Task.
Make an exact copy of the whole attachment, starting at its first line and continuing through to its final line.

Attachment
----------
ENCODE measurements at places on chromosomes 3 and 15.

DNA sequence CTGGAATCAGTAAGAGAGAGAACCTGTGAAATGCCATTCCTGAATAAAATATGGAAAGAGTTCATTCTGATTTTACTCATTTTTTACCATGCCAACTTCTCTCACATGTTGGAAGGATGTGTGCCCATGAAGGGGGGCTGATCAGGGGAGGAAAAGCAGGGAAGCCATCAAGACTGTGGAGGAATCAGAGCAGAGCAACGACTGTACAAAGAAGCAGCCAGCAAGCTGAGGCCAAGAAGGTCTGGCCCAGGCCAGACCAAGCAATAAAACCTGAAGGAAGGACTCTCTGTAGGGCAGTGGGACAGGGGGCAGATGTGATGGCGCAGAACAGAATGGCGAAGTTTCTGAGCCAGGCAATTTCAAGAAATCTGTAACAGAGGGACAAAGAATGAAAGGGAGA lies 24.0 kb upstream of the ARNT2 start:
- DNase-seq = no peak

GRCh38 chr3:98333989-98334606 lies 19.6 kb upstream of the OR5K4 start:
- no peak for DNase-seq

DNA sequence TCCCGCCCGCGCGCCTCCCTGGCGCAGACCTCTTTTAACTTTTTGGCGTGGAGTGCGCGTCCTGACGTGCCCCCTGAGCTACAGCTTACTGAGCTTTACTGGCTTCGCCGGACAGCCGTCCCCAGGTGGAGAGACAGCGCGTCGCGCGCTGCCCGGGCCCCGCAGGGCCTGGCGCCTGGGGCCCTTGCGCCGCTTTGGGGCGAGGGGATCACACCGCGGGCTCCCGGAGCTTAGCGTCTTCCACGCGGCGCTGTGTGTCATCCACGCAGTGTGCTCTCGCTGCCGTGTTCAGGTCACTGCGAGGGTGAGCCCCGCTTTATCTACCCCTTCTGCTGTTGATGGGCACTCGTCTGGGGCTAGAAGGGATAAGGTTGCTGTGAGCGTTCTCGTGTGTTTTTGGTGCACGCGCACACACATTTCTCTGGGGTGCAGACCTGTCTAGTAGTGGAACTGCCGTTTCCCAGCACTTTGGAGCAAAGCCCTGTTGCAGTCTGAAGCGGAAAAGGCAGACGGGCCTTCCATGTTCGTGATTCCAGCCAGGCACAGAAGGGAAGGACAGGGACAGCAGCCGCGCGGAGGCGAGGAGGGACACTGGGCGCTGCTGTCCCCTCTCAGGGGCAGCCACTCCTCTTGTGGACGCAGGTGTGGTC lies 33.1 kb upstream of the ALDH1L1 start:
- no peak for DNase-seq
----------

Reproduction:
ENCODE measurements at places on chromosomes 3 and 15.

DNA sequence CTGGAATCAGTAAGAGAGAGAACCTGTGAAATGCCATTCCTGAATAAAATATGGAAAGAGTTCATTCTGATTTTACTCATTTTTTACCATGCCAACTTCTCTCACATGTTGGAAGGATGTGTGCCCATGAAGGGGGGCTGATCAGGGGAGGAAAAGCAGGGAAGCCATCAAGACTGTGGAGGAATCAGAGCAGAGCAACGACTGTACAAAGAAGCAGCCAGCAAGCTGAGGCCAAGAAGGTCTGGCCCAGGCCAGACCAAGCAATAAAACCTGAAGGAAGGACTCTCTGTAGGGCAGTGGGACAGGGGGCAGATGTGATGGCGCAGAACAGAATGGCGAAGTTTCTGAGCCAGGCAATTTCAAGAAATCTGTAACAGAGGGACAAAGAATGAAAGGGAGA lies 24.0 kb upstream of the ARNT2 start:
- DNase-seq = no peak

GRCh38 chr3:98333989-98334606 lies 19.6 kb upstream of the OR5K4 start:
- no peak for DNase-seq

DNA sequence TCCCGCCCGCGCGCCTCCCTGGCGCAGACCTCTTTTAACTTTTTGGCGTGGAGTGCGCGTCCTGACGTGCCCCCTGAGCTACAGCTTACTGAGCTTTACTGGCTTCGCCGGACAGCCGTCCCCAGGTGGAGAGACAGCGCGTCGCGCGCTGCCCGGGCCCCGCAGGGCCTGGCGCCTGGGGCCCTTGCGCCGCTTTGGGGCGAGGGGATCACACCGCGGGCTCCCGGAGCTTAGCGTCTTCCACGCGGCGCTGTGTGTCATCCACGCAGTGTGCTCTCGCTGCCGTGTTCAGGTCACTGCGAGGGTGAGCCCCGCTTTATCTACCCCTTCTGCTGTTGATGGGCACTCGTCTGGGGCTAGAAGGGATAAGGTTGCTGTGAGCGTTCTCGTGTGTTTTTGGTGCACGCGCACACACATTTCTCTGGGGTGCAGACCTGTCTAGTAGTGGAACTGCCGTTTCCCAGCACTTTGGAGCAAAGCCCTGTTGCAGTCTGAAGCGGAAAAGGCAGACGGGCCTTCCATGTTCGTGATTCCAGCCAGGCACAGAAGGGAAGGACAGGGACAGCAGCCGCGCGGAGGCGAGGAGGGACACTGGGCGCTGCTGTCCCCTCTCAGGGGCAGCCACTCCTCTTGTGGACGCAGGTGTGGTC lies 33.1 kb upstream of the ALDH1L1 start:
- no peak for DNase-seq